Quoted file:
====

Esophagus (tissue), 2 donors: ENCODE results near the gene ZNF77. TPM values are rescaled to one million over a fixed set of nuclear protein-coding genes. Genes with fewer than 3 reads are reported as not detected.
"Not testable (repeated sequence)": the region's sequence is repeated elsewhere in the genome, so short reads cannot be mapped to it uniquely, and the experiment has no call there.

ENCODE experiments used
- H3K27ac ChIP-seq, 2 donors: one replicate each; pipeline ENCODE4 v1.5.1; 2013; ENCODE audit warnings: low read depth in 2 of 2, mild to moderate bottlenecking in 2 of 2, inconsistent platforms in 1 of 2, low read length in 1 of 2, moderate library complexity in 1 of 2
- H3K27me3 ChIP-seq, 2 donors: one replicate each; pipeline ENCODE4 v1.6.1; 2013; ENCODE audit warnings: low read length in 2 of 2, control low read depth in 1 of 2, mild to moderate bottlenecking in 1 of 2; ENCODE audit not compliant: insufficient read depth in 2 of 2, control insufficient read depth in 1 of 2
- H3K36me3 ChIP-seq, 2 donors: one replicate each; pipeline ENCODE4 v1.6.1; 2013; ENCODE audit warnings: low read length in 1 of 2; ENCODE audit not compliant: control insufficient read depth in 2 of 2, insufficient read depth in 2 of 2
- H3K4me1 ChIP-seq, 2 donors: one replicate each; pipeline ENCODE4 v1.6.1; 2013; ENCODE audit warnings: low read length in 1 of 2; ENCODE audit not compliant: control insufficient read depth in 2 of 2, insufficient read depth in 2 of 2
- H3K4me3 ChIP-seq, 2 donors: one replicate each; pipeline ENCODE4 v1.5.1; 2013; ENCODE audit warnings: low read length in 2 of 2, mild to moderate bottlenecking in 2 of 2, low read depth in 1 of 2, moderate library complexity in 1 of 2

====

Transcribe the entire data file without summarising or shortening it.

Esophagus (tissue), 2 donors: ENCODE results near the gene ZNF77. TPM values are rescaled to one million over a fixed set of nuclear protein-coding genes. Genes with fewer than 3 reads are reported as not detected.
"Not testable (repeated sequence)": the region's sequence is repeated elsewhere in the genome, so short reads cannot be mapped to it uniquely, and the experiment has no call there.

ENCODE experiments used
- H3K27ac ChIP-seq, 2 donors: one replicate each; pipeline ENCODE4 v1.5.1; 2013; ENCODE audit warnings: low read depth in 2 of 2, mild to moderate bottlenecking in 2 of 2, inconsistent platforms in 1 of 2, low read length in 1 of 2, moderate library complexity in 1 of 2
- H3K27me3 ChIP-seq, 2 donors: one replicate each; pipeline ENCODE4 v1.6.1; 2013; ENCODE audit warnings: low read length in 2 of 2, control low read depth in 1 of 2, mild to moderate bottlenecking in 1 of 2; ENCODE audit not compliant: insufficient read depth in 2 of 2, control insufficient read depth in 1 of 2
- H3K36me3 ChIP-seq, 2 donors: one replicate each; pipeline ENCODE4 v1.6.1; 2013; ENCODE audit warnings: low read length in 1 of 2; ENCODE audit not compliant: control insufficient read depth in 2 of 2, insufficient read depth in 2 of 2
- H3K4me1 ChIP-seq, 2 donors: one replicate each; pipeline ENCODE4 v1.6.1; 2013; ENCODE audit warnings: low read length in 1 of 2; ENCODE audit not compliant: control insufficient read depth in 2 of 2, insufficient read depth in 2 of 2
- H3K4me3 ChIP-seq, 2 donors: one replicate each; pipeline ENCODE4 v1.5.1; 2013; ENCODE audit warnings: low read length in 2 of 2, mild to moderate bottlenecking in 2 of 2, low read depth in 1 of 2, moderate library complexity in 1 of 2